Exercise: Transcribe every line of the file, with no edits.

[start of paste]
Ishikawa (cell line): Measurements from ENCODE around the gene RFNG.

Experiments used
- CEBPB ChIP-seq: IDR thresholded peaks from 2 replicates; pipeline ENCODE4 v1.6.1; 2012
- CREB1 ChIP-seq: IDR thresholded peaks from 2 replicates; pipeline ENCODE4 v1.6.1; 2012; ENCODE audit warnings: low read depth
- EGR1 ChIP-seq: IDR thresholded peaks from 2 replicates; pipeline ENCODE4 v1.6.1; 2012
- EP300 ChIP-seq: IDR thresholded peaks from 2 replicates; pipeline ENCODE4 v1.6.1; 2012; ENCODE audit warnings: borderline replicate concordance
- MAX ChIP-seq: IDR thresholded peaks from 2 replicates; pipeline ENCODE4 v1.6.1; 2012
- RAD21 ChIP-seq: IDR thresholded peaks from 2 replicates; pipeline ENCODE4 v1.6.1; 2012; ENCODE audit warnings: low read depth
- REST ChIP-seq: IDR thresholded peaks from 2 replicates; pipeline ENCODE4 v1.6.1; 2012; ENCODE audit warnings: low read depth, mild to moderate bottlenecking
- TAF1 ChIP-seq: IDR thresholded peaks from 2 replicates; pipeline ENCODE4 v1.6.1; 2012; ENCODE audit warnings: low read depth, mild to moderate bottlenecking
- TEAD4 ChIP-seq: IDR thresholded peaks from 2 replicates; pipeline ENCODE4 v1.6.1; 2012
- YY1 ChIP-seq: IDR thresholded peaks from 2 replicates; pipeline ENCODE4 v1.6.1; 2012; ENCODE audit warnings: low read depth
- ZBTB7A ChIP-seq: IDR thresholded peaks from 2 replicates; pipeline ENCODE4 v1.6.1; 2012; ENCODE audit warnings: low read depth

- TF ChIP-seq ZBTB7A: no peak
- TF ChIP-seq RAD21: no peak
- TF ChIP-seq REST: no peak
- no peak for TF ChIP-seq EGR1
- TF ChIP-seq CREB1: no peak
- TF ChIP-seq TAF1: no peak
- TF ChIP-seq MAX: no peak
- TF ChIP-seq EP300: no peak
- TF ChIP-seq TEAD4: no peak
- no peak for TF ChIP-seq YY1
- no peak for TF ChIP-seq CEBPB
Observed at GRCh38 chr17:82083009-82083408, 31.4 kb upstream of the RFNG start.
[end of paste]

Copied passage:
Ishikawa (cell line): Measurements from ENCODE around the gene RFNG.

Experiments used
- CEBPB ChIP-seq: IDR thresholded peaks from 2 replicates; pipeline ENCODE4 v1.6.1; 2012
- CREB1 ChIP-seq: IDR thresholded peaks from 2 replicates; pipeline ENCODE4 v1.6.1; 2012; ENCODE audit warnings: low read depth
- EGR1 ChIP-seq: IDR thresholded peaks from 2 replicates; pipeline ENCODE4 v1.6.1; 2012
- EP300 ChIP-seq: IDR thresholded peaks from 2 replicates; pipeline ENCODE4 v1.6.1; 2012; ENCODE audit warnings: borderline replicate concordance
- MAX ChIP-seq: IDR thresholded peaks from 2 replicates; pipeline ENCODE4 v1.6.1; 2012
- RAD21 ChIP-seq: IDR thresholded peaks from 2 replicates; pipeline ENCODE4 v1.6.1; 2012; ENCODE audit warnings: low read depth
- REST ChIP-seq: IDR thresholded peaks from 2 replicates; pipeline ENCODE4 v1.6.1; 2012; ENCODE audit warnings: low read depth, mild to moderate bottlenecking
- TAF1 ChIP-seq: IDR thresholded peaks from 2 replicates; pipeline ENCODE4 v1.6.1; 2012; ENCODE audit warnings: low read depth, mild to moderate bottlenecking
- TEAD4 ChIP-seq: IDR thresholded peaks from 2 replicates; pipeline ENCODE4 v1.6.1; 2012
- YY1 ChIP-seq: IDR thresholded peaks from 2 replicates; pipeline ENCODE4 v1.6.1; 2012; ENCODE audit warnings: low read depth
- ZBTB7A ChIP-seq: IDR thresholded peaks from 2 replicates; pipeline ENCODE4 v1.6.1; 2012; ENCODE audit warnings: low read depth

- TF ChIP-seq ZBTB7A: no peak
- TF ChIP-seq RAD21: no peak
- TF ChIP-seq REST: no peak
- no peak for TF ChIP-seq EGR1
- TF ChIP-seq CREB1: no peak
- TF ChIP-seq TAF1: no peak
- TF ChIP-seq MAX: no peak
- TF ChIP-seq EP300: no peak
- TF ChIP-seq TEAD4: no peak
- no peak for TF ChIP-seq YY1
- no peak for TF ChIP-seq CEBPB
Observed at GRCh38 chr17:82083009-82083408, 31.4 kb upstream of the RFNG start.